With the start of the political circus, er presidential campaigns, We here at 7poundbag felt we would open a Political Roundtable. If you have questions for a future roundtable, let us know, and if you agree or disagree, comment ya pinko commie!
Earl: I guess this is because of all of the Trump hype, but I thought Donald Trump would have won Iowa. Maybe, I should not have been so surprised since Ted Cruz’ numbers had been trending upward these past few weeks, and skipping the Iowa debate would have stunted some of Trump’s momentum, but I was still surprised. Over on the Democratic side I wasn’t too surprised that Sanders came up against Clinton in a virtual draw. I figured Bernie would do well enough in Iowa to give him a little bit of momentum heading into New Hampshire.
Jim: Ted Cruz claiming to be a Christian while at the same time blatantly lying to people showing up to vote. He was the one candidate I thought was above it. His campaign not only lied to people showing up at the meetings, they mailed “violation notices” to people telling them they had to vote to avoid legal action.
Steve: I think the biggest surprise was how close Bernie Sanders came to defeating Hillary Clinton. I was not too surprised that Ted Cruz walked away the winner as he has gained a lot of momentum over the past couple months in the state. Kind of surprised that he won by 4 points over Trump, but not that he won it. Sanders holding serve with Clinton is a big deal because now I think there is a race in the Democratic primary.
Joe: That Bernie Sanders actually did as well as he did. Virtual tie to me is a win for him.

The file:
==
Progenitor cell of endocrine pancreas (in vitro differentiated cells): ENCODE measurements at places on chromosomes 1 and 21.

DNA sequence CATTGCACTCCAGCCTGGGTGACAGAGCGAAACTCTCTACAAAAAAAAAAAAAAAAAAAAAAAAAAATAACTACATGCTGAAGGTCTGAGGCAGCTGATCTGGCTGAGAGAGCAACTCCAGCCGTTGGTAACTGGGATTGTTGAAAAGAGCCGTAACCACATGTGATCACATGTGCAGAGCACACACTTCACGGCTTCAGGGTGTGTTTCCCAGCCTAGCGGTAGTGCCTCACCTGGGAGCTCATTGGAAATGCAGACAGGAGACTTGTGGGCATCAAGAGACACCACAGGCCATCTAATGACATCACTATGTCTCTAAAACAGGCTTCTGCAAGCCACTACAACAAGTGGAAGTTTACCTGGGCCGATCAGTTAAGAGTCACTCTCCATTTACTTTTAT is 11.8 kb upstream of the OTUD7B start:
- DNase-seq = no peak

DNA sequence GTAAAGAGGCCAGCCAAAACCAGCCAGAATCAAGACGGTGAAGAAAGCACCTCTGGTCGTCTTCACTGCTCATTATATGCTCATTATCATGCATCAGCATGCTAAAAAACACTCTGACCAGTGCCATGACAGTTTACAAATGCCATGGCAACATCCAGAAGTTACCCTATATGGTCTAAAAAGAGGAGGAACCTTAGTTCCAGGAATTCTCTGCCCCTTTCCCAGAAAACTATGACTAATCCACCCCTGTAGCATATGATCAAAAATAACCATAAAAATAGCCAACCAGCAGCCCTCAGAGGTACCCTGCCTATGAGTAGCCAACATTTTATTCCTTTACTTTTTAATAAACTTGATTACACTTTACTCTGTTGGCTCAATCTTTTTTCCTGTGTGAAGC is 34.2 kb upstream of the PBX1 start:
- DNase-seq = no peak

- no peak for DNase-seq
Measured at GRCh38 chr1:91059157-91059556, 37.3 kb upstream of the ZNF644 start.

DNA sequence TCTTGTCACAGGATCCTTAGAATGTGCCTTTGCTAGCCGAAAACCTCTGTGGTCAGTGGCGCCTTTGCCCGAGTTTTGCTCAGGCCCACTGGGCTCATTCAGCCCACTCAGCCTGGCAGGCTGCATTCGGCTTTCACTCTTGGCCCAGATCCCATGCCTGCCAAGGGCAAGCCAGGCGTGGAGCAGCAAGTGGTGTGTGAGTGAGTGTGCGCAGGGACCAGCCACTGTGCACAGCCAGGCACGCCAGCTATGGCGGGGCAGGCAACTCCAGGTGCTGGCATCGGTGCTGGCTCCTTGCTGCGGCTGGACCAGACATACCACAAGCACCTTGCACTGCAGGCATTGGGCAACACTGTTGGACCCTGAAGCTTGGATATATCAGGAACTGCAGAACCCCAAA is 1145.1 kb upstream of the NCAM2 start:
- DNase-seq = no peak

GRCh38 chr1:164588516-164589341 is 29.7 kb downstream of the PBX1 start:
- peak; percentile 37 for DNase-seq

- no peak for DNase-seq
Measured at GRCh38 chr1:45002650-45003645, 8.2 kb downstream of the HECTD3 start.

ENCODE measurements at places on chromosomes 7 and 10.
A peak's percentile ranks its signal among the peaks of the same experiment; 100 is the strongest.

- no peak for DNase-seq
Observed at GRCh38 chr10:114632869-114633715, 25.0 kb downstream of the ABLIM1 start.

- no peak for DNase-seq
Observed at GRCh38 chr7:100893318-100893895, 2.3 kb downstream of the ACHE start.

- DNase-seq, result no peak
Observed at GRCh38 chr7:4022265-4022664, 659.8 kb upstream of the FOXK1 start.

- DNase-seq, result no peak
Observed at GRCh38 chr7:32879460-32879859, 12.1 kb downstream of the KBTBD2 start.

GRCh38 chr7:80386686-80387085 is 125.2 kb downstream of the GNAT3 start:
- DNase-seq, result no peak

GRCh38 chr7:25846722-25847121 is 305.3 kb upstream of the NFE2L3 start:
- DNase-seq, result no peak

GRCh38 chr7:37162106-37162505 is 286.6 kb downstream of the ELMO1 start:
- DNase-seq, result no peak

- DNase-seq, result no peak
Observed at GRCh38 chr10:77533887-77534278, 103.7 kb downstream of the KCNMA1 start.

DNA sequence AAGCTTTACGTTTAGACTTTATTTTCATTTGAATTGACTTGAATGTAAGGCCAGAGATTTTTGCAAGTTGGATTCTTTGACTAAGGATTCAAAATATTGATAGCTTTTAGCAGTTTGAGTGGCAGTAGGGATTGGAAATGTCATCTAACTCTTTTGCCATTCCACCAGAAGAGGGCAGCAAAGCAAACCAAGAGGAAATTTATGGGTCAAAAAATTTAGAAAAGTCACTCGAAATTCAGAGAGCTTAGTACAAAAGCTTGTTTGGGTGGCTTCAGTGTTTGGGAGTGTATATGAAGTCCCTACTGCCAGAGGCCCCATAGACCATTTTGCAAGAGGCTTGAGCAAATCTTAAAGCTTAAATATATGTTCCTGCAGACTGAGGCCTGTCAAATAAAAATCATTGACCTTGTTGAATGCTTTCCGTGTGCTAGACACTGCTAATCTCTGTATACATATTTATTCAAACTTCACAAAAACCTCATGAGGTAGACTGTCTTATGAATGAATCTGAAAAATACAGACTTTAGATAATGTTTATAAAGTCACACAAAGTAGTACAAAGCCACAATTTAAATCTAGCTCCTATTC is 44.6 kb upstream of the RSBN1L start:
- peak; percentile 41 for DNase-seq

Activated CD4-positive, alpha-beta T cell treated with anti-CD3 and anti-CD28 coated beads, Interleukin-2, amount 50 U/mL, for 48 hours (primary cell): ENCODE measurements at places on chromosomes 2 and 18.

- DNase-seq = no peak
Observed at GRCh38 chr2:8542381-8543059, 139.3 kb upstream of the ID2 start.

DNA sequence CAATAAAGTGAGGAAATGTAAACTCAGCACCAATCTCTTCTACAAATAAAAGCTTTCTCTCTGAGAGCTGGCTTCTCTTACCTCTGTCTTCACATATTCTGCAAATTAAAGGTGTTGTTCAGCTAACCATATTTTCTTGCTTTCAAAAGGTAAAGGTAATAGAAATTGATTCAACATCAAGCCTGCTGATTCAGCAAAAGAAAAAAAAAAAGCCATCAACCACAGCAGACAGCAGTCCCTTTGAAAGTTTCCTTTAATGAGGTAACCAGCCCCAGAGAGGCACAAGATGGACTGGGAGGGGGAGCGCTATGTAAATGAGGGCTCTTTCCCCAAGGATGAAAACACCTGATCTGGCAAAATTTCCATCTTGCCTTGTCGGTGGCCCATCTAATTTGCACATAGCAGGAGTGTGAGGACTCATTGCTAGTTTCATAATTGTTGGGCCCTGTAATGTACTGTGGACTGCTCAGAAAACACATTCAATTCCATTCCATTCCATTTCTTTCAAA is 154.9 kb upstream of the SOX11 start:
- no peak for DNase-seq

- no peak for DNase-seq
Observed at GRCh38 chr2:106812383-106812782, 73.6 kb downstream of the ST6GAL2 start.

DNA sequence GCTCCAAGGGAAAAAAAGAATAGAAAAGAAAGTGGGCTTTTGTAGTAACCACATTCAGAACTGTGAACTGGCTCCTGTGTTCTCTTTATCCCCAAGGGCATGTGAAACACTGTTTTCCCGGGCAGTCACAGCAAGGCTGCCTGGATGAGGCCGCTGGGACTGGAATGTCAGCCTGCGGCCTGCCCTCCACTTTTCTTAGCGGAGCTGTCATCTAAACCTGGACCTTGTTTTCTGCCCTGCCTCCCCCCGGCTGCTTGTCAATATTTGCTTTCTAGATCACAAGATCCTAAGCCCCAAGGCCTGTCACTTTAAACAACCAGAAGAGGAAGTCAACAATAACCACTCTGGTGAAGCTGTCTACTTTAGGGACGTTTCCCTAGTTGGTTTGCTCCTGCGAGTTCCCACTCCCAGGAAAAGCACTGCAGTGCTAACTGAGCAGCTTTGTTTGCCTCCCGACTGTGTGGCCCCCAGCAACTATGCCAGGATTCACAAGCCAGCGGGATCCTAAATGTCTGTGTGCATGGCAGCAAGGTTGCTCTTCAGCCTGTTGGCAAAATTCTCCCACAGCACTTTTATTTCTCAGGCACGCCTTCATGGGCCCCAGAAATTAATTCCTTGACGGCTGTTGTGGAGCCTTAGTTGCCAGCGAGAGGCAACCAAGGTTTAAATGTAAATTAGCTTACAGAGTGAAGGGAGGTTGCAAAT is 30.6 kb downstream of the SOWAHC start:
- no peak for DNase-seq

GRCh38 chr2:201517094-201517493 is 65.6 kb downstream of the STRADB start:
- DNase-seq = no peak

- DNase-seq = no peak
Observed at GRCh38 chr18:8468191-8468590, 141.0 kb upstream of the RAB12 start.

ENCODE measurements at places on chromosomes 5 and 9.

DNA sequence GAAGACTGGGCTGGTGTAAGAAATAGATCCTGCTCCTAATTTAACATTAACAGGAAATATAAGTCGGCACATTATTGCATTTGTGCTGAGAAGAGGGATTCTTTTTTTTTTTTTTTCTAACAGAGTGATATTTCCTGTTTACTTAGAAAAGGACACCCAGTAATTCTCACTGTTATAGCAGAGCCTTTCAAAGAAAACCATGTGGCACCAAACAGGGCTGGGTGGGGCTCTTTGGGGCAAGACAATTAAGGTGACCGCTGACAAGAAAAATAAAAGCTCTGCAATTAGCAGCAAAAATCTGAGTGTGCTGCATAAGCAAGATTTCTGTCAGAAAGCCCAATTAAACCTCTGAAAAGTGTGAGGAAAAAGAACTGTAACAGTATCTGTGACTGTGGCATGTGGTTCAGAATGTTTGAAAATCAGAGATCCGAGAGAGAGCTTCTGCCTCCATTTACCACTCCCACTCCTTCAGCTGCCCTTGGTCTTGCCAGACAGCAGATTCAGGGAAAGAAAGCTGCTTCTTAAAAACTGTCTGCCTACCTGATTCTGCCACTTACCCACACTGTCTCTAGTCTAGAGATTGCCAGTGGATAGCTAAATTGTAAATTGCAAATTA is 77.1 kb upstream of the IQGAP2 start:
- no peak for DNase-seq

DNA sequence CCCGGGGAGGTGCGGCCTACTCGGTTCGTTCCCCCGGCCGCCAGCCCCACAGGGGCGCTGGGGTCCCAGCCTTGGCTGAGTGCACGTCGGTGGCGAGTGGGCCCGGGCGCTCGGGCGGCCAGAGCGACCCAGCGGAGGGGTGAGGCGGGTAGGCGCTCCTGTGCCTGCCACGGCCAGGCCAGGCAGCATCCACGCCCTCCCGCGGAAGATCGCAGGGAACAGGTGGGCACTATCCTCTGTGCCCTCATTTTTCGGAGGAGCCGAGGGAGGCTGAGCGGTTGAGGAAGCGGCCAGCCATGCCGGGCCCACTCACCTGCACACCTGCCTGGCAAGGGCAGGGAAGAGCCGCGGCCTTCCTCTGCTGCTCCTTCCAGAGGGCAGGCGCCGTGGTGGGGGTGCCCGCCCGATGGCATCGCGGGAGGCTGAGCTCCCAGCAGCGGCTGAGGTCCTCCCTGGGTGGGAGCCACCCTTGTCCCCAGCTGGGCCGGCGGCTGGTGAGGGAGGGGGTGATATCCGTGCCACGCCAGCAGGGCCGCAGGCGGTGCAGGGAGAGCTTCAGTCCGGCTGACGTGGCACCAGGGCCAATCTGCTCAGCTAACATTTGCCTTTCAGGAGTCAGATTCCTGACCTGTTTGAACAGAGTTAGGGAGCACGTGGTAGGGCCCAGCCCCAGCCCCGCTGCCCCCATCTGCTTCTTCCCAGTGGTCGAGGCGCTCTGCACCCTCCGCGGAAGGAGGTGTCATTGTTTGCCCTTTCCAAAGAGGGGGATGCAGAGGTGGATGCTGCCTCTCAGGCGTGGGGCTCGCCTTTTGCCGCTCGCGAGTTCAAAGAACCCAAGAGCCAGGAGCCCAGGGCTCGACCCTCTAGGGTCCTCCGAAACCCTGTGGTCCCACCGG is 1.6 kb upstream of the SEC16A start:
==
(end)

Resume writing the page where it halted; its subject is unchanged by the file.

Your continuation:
David: Well, I heard someone say that Trump’s support was a mile-wide and an inch deep. I think this might actually prove that Iowan’s aren’t as stupid as I thought, but then again, a certain party does have a coin flip as a tie-breaker. Let me make that my answer. That after hundreds of hours, and millions of dollars have been spent, certain delegates came down to someone calling heads or tails? Well, I guess the same is true for the NFL, so I guess thats OK.
Earl: Truth be told, I do not get the caucus process. I mean, I get how it works, but I do not understand why Iowa, and others, do not just transition to a straight up vote. The fact that some delegates had to be assigned by virtue of a coin flip, is mind boggling to me in this day and age. Hopefully going forward we can eliminate the caucuses and just have straight up primaries in every state.
Jim: The caucus is useless, and pointless. It means nothing. That’s why the real voting has yet to begin. Just look at who won Iowa last time for the Republicans, and you’ll know what Iowa means. NOTHING.
Steve: Hell no, Sanders is a player now, and is supposed to likely take New Hampshire, another key primary state. If he wins there, he could gain some momentum. Clinton’s flaws may come out during the primary if Sanders goes that route, and he could potentially pull of the upset.